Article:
Ground clearance and towing capacity are severely lacking
There comes a certain set of expectations when an automaker labels a vehicle an SUV. I’ve heard plenty of talk about whether Ford’s new battery-powered Mustang Mach-E SUV deserves its pony car moniker, but what about the three-letter acronym that tells us how we’re supposed to categorize the thing?
The now-ubiquitous term stands for sport utility vehicle. When I see those letters attached to a car, I expect that car to clear taller obstacles, hold more of my stuff, and haul a heavier trailer than a similarly sized and powered sedan or wagon. We know as well as anyone that search volume for “electric SUVs” is a magnitude larger than it is for “electric crossovers,” but words still have meaning. Right?
So how about the Mach-E? In terms of ground clearance, standard Mach-E models have 5.7 inches between their lowest point and the ground, but the high-performance Mach-E GT has just 5.3 inches. To put that in context, a Mustang GT (the two-door sports car with a big V-8 up front) has 5.7 inches of ground clearance—almost half an inch more than its battery-powered SUV-labeled big brother. Call me old-fashioned, but that’s absurd.
If we compare the Mach-E to Ford’s more conventional gas-powered SUVs, it makes sense to look at the dimensionally similar Ford Edge. Standard Edge models have 8.0 inches of ground clearance, and the sport-tuned Edge ST—similar in ethos to the Mach-E GT—has 8.2 inches. The Mach-E is much closer in ride height to the U.K.-spec Ford Focus wagon, which has between 4.5 and 5.3 inches of clearance.
Comparing cargo capacity, the Mach-E is once again much closer to Ford’s station wagon than to its similarly sized SUV. The Mach-E has 29.0 cubic feet behind the second row or 59.6 cubes with the seats folded down. Because it doesn’t have an engine up front, there’s also a front trunk between the front wheels with another 4.8 cubic feet of space.
Although it’s labeled an SUV, the Mach-E doesn’t have much of an advantage over that Focus wagon in terms of stuff space. The wagon has 21.5 cubic feet of cargo volume behind the rear seats or 58.4 with everything folded flat—only 6.0 cubic feet less than the Mach-E if you include its frunk.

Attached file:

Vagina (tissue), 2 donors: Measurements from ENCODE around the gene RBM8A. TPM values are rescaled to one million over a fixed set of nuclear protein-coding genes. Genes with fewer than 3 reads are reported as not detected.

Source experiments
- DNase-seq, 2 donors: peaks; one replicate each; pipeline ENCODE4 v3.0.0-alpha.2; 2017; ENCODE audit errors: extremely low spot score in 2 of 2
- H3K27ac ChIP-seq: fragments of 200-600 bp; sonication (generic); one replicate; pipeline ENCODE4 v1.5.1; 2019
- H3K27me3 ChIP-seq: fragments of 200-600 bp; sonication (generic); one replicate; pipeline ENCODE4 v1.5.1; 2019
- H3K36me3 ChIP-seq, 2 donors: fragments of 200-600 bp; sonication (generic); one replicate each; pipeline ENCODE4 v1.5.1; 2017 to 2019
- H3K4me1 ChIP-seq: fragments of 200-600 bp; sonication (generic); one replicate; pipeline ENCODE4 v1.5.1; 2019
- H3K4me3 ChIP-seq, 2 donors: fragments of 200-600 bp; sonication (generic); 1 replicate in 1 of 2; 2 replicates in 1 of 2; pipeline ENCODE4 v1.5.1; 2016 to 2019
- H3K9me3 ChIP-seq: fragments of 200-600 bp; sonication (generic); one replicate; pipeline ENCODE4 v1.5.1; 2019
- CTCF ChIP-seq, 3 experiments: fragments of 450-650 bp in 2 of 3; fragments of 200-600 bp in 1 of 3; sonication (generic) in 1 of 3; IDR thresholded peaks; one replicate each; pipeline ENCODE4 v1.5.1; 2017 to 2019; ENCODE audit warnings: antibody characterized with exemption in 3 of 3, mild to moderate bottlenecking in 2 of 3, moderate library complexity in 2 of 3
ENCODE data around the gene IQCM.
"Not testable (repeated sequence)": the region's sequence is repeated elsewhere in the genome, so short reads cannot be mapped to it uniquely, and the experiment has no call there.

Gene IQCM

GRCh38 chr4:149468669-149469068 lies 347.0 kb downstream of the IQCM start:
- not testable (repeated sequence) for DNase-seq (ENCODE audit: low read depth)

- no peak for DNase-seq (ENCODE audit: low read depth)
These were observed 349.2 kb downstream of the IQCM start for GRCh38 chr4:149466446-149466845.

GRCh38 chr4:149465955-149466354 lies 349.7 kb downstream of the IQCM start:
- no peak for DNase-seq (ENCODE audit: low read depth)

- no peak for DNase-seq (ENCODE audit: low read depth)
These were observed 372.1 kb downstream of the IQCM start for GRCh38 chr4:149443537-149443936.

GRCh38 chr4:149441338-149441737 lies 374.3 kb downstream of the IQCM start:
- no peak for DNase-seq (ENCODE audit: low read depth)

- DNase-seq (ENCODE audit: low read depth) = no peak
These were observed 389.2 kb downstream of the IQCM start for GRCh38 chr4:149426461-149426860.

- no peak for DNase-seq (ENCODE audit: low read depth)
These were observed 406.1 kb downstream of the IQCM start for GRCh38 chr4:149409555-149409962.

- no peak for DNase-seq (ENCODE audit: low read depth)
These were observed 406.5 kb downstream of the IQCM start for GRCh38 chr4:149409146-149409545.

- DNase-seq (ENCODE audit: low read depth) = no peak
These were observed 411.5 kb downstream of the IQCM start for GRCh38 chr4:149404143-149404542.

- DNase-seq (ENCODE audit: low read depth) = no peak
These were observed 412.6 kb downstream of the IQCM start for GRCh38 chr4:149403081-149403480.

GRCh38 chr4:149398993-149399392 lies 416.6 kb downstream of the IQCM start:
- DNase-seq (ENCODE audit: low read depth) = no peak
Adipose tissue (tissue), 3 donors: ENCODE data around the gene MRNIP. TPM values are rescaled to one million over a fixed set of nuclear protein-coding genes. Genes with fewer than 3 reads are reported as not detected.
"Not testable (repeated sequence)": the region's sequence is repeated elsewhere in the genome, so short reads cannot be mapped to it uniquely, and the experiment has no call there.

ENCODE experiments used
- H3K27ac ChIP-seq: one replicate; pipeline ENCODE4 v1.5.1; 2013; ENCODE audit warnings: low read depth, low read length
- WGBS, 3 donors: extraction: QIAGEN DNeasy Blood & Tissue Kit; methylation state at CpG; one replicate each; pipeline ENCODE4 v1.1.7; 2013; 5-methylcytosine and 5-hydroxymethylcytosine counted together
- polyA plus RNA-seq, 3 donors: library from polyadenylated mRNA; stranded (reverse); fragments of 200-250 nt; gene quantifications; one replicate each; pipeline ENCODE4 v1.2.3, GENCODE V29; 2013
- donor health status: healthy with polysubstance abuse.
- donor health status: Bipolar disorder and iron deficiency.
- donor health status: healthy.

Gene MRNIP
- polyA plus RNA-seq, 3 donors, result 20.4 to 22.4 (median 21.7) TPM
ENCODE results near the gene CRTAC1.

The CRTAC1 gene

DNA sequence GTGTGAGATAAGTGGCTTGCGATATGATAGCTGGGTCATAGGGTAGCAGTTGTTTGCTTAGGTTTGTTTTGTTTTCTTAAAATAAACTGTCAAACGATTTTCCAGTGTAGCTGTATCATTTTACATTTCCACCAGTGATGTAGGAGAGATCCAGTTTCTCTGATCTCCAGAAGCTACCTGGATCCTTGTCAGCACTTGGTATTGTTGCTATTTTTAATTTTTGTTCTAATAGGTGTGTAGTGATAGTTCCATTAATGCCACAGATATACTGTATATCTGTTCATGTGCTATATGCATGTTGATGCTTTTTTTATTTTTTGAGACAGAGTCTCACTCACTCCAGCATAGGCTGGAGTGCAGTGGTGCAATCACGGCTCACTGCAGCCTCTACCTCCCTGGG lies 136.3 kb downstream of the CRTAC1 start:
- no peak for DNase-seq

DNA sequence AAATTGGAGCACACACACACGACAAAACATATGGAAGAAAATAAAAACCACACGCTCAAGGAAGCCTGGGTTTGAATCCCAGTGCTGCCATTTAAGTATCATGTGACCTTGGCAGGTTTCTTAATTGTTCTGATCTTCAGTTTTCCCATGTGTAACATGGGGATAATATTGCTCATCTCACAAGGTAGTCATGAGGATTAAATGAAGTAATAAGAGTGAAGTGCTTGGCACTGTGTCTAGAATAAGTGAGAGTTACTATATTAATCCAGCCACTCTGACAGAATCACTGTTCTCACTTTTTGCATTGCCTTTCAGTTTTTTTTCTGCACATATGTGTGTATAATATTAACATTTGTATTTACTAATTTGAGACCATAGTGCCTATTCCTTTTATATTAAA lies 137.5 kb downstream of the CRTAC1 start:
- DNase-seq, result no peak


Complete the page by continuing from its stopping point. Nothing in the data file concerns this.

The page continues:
Against the Edge, though, the Mach-E doesn’t compare so favorably. The Edge boasts 39.2 cubes behind the second row or an impressive 73.4 cubic feet of cargo volume with its seats folded flat. Those figures each show advantages of more than 10 cubic feet over the Mach-E.
Perhaps Ford is under the impression that electric vehicle buyers and customers interested in towing don’t overlap. I’m not so convinced (and neither is Elon Musk), but either way, the Mustang Mach-E will not be set up for towing in North American markets when it arrives next year.
On the gas-powered side of things, a standard four-cylinder front-wheel-drive Edge can tow 1,500 pounds (680 kg), and if you spring for an all-wheel-drive Edge ST with the twin-turbo V-6, it’ll tug up to 3,500 pounds (1,587 kg). Those aren’t huge numbers, but it’s plenty of capability for towing a smaller boat or camper. Meanwhile, the overperforming Focus wagon will tow up to 1,800 kg—that’s almost 4,000 pounds (1,814 kg).
So which is the bigger stretch, calling the Mach-E a Mustang or calling it an SUV? If you’re asking me, it’s the latter. Don’t get me wrong, I like the Mach-E. It’s one of very few Ford products I’m excited about right now. It’ll likely make a great daily driver, winter warrior, grocery getter, and maybe even a canyon carver.
My back-seat impressions of the driving experience are optimistic about this car performing like a Mustang should. Just don’t try to fool yourself into thinking it’s any kind of workhorse.